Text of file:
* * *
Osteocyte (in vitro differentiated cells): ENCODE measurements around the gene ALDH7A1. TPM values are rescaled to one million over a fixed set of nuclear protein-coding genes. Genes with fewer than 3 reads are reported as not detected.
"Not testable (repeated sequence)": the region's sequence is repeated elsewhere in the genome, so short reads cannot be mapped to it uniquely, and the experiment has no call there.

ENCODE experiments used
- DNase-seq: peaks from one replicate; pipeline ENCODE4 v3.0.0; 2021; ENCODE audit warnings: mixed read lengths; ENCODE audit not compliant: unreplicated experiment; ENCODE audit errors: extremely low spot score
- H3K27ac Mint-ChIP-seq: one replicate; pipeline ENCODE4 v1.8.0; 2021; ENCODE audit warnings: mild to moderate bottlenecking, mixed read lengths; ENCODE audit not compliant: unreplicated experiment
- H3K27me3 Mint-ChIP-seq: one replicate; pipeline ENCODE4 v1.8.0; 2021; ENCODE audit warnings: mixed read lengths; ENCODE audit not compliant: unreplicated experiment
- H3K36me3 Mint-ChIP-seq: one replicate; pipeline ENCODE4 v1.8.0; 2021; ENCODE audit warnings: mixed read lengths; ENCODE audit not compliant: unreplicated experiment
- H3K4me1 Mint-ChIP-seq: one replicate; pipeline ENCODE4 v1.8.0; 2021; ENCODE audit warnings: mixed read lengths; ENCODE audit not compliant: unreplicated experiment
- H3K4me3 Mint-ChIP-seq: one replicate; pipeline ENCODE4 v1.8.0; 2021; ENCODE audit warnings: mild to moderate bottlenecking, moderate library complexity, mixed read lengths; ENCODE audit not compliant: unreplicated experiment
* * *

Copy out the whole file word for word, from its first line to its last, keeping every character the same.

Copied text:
Osteocyte (in vitro differentiated cells): ENCODE measurements around the gene ALDH7A1. TPM values are rescaled to one million over a fixed set of nuclear protein-coding genes. Genes with fewer than 3 reads are reported as not detected.
"Not testable (repeated sequence)": the region's sequence is repeated elsewhere in the genome, so short reads cannot be mapped to it uniquely, and the experiment has no call there.

ENCODE experiments used
- DNase-seq: peaks from one replicate; pipeline ENCODE4 v3.0.0; 2021; ENCODE audit warnings: mixed read lengths; ENCODE audit not compliant: unreplicated experiment; ENCODE audit errors: extremely low spot score
- H3K27ac Mint-ChIP-seq: one replicate; pipeline ENCODE4 v1.8.0; 2021; ENCODE audit warnings: mild to moderate bottlenecking, mixed read lengths; ENCODE audit not compliant: unreplicated experiment
- H3K27me3 Mint-ChIP-seq: one replicate; pipeline ENCODE4 v1.8.0; 2021; ENCODE audit warnings: mixed read lengths; ENCODE audit not compliant: unreplicated experiment
- H3K36me3 Mint-ChIP-seq: one replicate; pipeline ENCODE4 v1.8.0; 2021; ENCODE audit warnings: mixed read lengths; ENCODE audit not compliant: unreplicated experiment
- H3K4me1 Mint-ChIP-seq: one replicate; pipeline ENCODE4 v1.8.0; 2021; ENCODE audit warnings: mixed read lengths; ENCODE audit not compliant: unreplicated experiment
- H3K4me3 Mint-ChIP-seq: one replicate; pipeline ENCODE4 v1.8.0; 2021; ENCODE audit warnings: mild to moderate bottlenecking, moderate library complexity, mixed read lengths; ENCODE audit not compliant: unreplicated experiment